TELFORD VICE at Seddon Park
FOR more than an hour at Seddon Park on Tuesday South Africa seemed resolved to batting out the day and a bit that would earn them their series against New Zealand.
Then five wickets fell for 46 runs and that day and a bit loomed like a week in politics.
By stumps on the fourth day of the third test the visitors were 80/5 in their second innings – or still 95 runs away from making New Zealand bat again.
Crucially, the men at the crease were Faf du Plessis and Quinton de Kock, who between them have scored five of the seven half-centuries the South Africans have registered in this rubber.
Where there’s Du Plessis and De Kock there’s hope, especially as the rest of South Africa’s available batsmen probably don’t have what it takes to survive most of a day on a pitch that is taking turn and against an attack that includes off-spinner Jeetan Patel and left-arm spinner Mitchell Santner.
How did it come to this?
Kane Williamson’s wicket was what mattered when play resumed, and South Africa got that job done before lunch when New Zealand’s captain top-edged a pull to a Morne Morkel bouncer and a tumbling Vernon Philander claimed a well-judged catch at fine leg.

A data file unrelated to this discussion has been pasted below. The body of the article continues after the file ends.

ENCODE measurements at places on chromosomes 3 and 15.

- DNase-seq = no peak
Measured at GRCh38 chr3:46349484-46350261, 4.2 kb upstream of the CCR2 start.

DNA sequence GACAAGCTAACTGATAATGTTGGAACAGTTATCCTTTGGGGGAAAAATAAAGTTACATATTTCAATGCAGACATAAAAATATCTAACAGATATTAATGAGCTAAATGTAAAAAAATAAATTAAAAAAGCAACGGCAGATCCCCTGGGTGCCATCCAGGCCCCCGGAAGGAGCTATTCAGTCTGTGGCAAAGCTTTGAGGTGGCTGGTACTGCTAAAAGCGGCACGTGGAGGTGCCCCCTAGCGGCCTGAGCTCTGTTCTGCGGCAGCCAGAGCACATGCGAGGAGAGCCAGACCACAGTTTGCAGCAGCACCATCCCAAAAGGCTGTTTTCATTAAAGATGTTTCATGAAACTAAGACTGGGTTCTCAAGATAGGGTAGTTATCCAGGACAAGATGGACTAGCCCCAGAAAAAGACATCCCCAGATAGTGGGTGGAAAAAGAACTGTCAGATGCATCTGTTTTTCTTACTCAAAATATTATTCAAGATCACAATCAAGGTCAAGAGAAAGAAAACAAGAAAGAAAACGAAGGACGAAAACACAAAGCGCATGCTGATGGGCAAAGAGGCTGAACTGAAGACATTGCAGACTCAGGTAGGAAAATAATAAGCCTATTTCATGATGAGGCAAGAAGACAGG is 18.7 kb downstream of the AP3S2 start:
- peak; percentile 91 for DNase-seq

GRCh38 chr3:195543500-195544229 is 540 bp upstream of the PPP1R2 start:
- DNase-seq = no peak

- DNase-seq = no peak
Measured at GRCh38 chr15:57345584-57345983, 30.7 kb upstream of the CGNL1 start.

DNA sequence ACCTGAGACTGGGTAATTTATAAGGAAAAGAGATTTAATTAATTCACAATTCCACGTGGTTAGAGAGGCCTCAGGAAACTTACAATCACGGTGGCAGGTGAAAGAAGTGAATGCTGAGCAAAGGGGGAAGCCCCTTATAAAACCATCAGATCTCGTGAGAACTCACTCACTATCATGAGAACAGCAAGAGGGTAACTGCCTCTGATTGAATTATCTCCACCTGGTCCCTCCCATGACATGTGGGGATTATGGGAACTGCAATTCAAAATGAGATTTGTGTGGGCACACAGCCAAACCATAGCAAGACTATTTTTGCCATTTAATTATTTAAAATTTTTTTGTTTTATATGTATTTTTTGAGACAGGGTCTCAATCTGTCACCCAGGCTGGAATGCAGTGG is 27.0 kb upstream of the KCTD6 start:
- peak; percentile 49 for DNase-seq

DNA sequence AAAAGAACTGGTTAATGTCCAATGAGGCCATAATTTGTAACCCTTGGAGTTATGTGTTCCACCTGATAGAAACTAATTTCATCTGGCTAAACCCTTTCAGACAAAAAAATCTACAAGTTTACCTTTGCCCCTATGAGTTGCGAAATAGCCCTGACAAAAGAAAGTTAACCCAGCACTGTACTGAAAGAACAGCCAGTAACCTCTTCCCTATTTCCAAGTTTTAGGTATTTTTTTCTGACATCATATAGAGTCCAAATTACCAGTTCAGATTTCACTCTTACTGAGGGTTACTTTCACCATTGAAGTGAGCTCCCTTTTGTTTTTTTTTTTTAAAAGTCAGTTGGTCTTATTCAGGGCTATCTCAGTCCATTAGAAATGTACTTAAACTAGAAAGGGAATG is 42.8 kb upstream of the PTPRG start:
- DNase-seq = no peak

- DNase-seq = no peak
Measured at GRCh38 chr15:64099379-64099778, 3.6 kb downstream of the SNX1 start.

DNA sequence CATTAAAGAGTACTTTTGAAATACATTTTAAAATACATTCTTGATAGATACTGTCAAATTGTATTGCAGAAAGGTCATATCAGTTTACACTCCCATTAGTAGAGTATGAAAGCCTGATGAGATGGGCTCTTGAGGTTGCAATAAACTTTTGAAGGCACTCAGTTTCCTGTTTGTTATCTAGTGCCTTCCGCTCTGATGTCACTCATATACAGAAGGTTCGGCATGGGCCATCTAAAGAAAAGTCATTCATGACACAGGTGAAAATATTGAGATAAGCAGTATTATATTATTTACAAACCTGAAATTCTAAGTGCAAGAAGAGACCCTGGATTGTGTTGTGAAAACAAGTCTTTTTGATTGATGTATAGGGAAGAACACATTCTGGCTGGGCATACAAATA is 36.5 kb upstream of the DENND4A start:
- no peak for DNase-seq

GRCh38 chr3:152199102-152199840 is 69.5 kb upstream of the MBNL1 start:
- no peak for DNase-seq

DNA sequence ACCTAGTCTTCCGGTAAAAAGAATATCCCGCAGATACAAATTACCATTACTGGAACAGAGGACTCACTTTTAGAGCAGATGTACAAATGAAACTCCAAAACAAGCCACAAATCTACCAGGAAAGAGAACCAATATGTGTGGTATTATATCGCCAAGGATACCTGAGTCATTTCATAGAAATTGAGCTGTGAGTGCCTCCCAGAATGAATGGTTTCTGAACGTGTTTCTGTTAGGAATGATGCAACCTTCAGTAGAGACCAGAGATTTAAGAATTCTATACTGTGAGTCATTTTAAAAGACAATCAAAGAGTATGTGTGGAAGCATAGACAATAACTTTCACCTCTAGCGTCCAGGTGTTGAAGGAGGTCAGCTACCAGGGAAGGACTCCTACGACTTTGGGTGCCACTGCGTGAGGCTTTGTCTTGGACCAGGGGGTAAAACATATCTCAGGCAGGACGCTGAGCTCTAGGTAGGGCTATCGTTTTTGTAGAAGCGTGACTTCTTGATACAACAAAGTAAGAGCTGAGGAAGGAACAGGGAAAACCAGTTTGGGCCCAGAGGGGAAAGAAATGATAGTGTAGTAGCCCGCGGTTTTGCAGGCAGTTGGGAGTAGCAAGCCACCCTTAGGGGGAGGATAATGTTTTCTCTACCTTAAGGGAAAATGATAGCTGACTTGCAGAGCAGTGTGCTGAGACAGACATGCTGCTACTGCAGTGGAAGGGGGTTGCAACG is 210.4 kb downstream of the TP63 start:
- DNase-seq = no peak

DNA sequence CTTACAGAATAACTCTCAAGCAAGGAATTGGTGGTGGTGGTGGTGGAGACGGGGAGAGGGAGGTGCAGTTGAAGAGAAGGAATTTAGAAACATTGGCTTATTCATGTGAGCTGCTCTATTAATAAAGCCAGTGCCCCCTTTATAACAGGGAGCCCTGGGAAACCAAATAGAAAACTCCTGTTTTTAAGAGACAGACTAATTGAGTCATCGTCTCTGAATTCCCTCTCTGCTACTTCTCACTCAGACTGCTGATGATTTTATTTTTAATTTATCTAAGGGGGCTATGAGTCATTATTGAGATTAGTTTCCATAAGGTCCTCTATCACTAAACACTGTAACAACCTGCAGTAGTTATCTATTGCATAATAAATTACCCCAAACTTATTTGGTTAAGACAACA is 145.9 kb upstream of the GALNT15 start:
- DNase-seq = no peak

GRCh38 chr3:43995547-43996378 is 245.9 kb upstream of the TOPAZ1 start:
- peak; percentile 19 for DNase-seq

With that ended one of the finest innings played against South Africa since re-admission, an admirably unemphatic monument to patience, hard work and the importance of putting team before self.
Williamson’s chanceless 176 took him more than seven-and-a-half hours, came off 285 balls and included 16 fours and three sixes.
Better than that, it earned New Zealand a shot at victory – an opportunity they are in the process of taking.
Colin de Grandhomme rapped a feisty 57 but the home side’s middle and lower order didn’t put up too much resistance.
The Kiwis were dismissed with a lead of 175, their last six wickets falling for 108 runs with Morkel and Kagiso Rabada splitting eight scalps.
Then the wheels fell off.
Dean Elgar was caught behind playing an uncharacteristically between and betwixt prod to De Grandhomme.
Theunis de Bruyn was run out after a clumsy – and avoidable – collision with Hashim Amla, who cut hard at a wide delivery from Jeetan Patel and was caught at slip.
Patel grabbed another when JP Duminy showed alarming negligence by leaving a ball that duly bowled him, and Temba Bavuma’s reckless wafting drive at Matt Henry had him caught behind.
South Africa batted like men who had spent almost 12 hours in the field – which they had.
On Wednesday, they will have to bat like men who understand they need to spend the best part of seven hours at the crease.